How to Develop Organizational Culture in an E-Business

Posted by Heather Villa, CMA, MBA, MSM on September 28, 2009 in: Business - Plain & Simple, Working Virtually

It’s a good business decision to outsource: It’s often cheaper to hire outsource staff than to hire in-house. At times, the per-hour cost of outsource staff might be slightly higher than an in-house staff (depending on where the outsource staff is located), but there is less overhead, no payment of benefits and bonuses, and the business can be covered around the clock. More and more businesses today are looking to outsource since business owners need to better manage their time and focus their efforts. And, it’s made so much easier with web-based virtual assistance firms for VA’s and freelancing sites specialists.

But this outsourcing creates an additional issue that businesses are now dealing with: How do you create a strong organizational culture in a business context that includes outsource service providers, virtual assistants, freelancers, and consultants?

The importance of creating that culture is important. After all, you don’t want to have an “us-versus-them” mentality in your business, with in-house staff not appreciating the value that the outsource staff can provide (and the outsource staff not knowing what’s going on). Instead, you want to have a business operating as a strong, single entity focused on keeping your customers happy.

While it can seem daunting to create that organizational culture it’s really not.

It starts with communication. Make sure that you give your staff (both in-house and outsource) plenty of ways to communicate with each other. Email is one way, instant messaging is another, even Twitter might be a good way. (Just make sure that you’re clear in what your outsource staff can bill).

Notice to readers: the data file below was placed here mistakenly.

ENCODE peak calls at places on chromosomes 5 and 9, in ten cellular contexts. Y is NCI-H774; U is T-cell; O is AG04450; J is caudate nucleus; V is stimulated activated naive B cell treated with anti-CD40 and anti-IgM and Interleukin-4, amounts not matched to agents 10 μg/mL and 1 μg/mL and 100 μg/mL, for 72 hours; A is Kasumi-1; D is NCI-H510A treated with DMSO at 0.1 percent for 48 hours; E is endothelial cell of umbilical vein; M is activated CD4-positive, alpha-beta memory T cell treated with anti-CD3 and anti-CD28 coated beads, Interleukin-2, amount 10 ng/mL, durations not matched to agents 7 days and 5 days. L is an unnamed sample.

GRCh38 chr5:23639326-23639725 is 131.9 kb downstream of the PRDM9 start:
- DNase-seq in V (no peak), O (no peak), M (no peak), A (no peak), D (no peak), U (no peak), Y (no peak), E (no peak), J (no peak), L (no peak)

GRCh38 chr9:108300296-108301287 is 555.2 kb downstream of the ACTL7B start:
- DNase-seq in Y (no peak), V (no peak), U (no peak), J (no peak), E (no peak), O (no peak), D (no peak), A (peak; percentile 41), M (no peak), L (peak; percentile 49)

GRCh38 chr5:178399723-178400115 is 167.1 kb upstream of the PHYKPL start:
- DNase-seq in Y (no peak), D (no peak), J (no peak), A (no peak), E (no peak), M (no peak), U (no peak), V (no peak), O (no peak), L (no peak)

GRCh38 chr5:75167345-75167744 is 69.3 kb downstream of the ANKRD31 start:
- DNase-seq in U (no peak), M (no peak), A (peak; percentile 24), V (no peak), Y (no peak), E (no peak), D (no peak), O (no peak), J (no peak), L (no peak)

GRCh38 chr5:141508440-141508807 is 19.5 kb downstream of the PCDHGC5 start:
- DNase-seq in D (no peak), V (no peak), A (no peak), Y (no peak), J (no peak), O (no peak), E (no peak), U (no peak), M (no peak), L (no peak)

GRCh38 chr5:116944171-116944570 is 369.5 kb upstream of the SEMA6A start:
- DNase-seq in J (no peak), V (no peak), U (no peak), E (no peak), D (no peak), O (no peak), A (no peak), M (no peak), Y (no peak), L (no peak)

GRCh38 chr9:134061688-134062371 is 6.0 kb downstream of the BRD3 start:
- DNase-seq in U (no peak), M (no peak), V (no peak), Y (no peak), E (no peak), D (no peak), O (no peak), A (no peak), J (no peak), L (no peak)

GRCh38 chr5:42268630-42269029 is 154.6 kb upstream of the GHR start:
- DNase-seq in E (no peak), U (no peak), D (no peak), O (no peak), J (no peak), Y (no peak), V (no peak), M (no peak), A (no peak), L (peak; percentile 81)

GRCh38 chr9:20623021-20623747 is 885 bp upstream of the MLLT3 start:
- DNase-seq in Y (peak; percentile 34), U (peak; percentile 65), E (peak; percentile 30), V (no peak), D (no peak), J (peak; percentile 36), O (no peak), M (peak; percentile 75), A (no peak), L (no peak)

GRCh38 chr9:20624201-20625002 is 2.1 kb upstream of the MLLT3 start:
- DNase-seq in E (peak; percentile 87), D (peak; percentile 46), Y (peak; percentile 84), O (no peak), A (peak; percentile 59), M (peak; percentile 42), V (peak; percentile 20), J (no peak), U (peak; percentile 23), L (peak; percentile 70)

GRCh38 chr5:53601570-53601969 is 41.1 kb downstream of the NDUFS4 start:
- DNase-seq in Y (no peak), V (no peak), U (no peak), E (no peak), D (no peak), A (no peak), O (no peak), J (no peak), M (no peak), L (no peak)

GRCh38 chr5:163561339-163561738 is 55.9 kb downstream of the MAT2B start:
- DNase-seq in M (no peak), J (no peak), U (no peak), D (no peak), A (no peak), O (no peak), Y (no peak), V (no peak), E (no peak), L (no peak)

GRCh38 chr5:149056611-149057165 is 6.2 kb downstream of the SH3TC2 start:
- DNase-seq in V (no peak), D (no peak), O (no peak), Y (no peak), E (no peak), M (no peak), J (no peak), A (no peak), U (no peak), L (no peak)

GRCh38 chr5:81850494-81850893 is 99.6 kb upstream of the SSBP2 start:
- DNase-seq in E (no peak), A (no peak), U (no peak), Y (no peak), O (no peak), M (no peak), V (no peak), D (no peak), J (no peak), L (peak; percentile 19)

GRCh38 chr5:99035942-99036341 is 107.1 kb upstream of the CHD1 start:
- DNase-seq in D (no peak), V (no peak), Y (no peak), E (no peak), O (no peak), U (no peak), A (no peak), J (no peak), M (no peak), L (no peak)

Set up periodic conference calls as frequently as you might set up a normal in-house meeting. For example, a weekly conference call in which everyone dials in might be a valuable way to touch base and keep everyone up to date. Make sure you hear from everyone. Consider using meeting software like Adobe Connect so people can see each other, share desktops, and take notes, just like in a regular meeting. There might be a slightly increased cost in paying wages for the hour-long meeting, but the enhanced, productive relationships that come out of that will be worth the expense.

Be intentional about who you assign to projects. Connect an in-house person with an outsource service provider; don’t just connect two in-house people because they happen to be in the same room when you need the work done.

Team-building is a little more difficult to do in this situation but not impossible. Have a contest, pairing your in-house staffers each with an outsource service provider (or even two outsource service providers), and give them a project or business problem to find a creative solution to. Again, you might initially resist the added cost, but this builds relationships between team members and it’s still way more productive than having your in-house people in a room for a bunch of silly team-building games.

Today’s business is not done in-house. Businesses of all sizes are spread around the globe and require mindset changes. Remember, if you want to get the best out of all of your team members (in-house and outsource) you’ll want to build a strong organizational culture.

About the author: Heather Villa, MBA CMA MSM, is a Business Coach and Entrepreneur. She helps business owners achieve success in operations, productivity, project management, and social media. Read her other articles at and visit for more information.

Disclaimer: © 2009 Heather Villa. Permission is granted to repost this article. Article must be published in its entirety, including author bio, and all links must remain intact.

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